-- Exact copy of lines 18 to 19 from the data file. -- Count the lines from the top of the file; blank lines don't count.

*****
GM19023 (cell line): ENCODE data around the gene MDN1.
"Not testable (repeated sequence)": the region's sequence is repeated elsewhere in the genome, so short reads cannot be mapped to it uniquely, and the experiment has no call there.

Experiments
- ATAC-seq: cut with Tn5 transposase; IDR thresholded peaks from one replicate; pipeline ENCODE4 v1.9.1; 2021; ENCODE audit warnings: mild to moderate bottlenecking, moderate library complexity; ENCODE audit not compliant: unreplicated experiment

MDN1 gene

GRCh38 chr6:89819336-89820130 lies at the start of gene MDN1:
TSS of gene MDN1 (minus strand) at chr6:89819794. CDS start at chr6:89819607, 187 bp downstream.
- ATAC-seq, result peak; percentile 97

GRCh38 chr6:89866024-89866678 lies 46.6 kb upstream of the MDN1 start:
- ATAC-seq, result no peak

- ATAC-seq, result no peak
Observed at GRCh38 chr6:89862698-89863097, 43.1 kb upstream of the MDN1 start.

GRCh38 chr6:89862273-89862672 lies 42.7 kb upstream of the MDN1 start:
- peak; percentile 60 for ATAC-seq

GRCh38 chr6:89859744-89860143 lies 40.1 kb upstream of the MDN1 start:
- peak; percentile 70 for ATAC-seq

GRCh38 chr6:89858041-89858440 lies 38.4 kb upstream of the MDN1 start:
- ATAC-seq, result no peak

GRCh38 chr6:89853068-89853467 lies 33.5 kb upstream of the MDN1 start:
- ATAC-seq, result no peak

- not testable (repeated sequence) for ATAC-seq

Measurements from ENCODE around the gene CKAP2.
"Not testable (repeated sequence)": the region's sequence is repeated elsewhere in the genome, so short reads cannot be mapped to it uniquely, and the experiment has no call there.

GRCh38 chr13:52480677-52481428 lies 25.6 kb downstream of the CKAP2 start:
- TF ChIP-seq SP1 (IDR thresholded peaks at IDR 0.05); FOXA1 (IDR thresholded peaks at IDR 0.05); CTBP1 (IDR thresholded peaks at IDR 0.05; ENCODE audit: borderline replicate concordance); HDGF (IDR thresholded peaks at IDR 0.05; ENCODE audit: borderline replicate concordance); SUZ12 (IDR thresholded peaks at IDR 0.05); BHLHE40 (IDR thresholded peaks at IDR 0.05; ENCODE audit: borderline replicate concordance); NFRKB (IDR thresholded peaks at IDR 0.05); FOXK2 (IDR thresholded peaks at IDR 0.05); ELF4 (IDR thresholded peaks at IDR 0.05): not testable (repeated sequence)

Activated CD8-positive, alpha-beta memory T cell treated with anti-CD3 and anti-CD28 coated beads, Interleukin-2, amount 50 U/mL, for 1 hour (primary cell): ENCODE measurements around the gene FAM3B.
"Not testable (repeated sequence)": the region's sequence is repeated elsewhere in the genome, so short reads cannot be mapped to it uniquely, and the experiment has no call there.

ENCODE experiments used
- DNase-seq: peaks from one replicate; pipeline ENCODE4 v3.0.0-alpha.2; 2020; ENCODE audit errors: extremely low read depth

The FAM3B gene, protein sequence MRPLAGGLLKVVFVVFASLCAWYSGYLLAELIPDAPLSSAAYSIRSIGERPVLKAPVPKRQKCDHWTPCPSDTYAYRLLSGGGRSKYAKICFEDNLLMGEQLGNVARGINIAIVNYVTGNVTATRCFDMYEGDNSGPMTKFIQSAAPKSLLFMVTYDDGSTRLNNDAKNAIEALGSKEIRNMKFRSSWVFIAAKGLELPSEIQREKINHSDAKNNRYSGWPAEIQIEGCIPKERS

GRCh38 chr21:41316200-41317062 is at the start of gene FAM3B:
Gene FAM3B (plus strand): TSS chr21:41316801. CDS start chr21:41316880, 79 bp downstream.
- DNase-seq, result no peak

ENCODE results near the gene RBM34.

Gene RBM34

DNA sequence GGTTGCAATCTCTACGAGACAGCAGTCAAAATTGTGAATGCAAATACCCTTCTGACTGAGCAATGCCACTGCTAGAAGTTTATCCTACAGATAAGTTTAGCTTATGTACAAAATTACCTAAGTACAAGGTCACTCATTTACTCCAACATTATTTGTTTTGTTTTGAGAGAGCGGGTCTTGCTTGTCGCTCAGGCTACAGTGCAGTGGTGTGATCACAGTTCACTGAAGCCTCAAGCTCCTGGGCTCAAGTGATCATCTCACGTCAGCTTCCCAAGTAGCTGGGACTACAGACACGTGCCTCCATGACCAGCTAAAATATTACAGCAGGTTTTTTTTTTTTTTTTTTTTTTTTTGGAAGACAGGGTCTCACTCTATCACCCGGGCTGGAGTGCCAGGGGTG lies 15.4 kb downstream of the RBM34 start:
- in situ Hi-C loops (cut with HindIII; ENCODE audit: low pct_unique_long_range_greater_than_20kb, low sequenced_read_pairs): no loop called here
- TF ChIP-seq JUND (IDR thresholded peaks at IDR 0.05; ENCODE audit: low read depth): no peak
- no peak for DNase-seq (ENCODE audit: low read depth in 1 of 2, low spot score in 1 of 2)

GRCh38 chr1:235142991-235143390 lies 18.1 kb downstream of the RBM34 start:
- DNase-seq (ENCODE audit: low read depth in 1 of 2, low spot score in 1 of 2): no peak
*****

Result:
- ATAC-seq, result no peak

GRCh38 chr6:89853068-89853467 lies 33.5 kb upstream of the MDN1 start: